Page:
Free of any hip genre-signifiers, 2 sees DeMarco find his home in an endless jangle, humming down the Main Street of your brain with a guitar slung over his shoulder.
He's still not entirely upfront, but he has a knack for building songs where the realness of his subject matter lies just below the surface.
What '2' makes clear, quickly, is that DeMarco is a skilful songwriter.
Compared to Rock and Roll Night Club, 2 is a more polished and refined take on his brand of minimalist rock, structured around his keen songwriting.
There is something unique about Mac DeMarco in 2012, his sound is very traditional in both form and style but there is a very refreshing quality at the heart of 2.
The whole thing is breezy and effortless – just pretty little nuggets of melody and ennui.
In an era of indie rock that’s very much about mixing and matching precisely chosen influences, there’s some thrilling about the way Mac DeMarco’s best work sounds like no one but Mac DeMarco.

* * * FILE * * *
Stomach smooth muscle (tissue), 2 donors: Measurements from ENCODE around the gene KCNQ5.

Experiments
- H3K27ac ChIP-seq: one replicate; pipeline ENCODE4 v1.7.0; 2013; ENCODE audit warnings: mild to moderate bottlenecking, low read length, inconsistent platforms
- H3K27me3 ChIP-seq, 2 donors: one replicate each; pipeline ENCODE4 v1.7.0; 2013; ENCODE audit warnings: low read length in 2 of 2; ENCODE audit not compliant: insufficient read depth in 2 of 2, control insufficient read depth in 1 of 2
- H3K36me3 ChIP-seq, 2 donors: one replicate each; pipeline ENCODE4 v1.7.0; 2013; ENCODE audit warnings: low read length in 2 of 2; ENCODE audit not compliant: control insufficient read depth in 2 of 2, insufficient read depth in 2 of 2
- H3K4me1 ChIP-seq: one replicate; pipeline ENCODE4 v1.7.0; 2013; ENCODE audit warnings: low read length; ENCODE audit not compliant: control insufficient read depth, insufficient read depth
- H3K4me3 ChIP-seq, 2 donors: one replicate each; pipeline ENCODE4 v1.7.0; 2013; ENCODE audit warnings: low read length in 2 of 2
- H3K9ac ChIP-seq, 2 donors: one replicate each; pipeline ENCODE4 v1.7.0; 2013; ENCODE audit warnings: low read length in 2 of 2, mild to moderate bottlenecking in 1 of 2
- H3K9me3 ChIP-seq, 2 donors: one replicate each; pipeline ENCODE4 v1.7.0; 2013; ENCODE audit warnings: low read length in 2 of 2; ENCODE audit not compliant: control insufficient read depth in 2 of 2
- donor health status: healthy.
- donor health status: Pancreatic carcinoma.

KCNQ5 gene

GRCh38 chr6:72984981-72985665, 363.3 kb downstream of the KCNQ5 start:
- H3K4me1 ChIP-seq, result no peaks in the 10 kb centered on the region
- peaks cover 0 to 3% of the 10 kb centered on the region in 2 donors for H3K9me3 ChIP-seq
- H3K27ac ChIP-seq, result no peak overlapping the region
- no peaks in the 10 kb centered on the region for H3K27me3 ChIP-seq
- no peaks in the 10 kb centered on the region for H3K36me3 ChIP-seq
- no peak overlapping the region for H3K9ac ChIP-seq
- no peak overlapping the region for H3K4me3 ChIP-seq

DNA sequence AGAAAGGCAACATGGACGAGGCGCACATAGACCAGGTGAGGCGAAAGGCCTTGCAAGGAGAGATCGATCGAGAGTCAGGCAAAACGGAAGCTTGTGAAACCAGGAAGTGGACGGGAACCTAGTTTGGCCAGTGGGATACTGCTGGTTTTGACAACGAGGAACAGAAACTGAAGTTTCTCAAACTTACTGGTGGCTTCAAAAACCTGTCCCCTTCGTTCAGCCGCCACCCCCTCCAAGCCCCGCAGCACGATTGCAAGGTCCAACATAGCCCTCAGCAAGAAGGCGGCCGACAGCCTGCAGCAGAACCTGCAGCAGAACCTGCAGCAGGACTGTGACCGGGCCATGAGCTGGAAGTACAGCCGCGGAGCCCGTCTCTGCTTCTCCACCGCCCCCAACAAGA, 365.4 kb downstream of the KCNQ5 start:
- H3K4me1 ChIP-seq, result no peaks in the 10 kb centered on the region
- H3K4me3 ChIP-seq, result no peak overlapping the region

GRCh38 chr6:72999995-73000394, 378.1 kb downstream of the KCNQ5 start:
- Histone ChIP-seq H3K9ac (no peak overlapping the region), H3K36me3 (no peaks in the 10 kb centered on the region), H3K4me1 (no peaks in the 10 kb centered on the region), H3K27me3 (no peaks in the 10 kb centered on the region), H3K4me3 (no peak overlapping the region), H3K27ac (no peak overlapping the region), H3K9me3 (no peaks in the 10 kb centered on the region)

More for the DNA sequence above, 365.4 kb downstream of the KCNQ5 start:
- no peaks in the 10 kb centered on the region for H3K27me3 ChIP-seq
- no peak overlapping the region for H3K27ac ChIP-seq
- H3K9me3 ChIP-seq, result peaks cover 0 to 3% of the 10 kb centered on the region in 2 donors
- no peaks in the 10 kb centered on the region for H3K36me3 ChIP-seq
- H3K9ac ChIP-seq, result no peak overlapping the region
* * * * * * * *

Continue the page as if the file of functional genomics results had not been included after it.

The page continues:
Mac DeMarco may assume a trashy façade, but beneath that lies a genuinely talented songwriter who writes what he knows and keeps us entertained while he does it.
Every song is fascinating in that no matter how much the meaning of each track seems obvious, there will be something new to consider or understand after every listen.
DeMarco is still a befuddling character, but the compressed landscape of 2 takes steps away from his cartoonish beginnings toward something equally strange, but possibly more grown up.
He owns these songs of slackerhood completely, delivering a lean collection of 11 that concisely communicate the nature of the 20-something daydreamer – no more, no less.
It angers and delights in equal measures, and without the try-hard imagery the record wouldn’t stand out quite as much.
It manages to sound refreshing, perhaps because the ground covered here is so far off rock's current beaten track.
|# 20 -||Beats Per Minute|
|# 29 -||NME|
|# 12 -||Obscure Sound|
|# 43 -||Pitchfork|
|# 30 -||Spinner|
|# 10 -||Time Out London|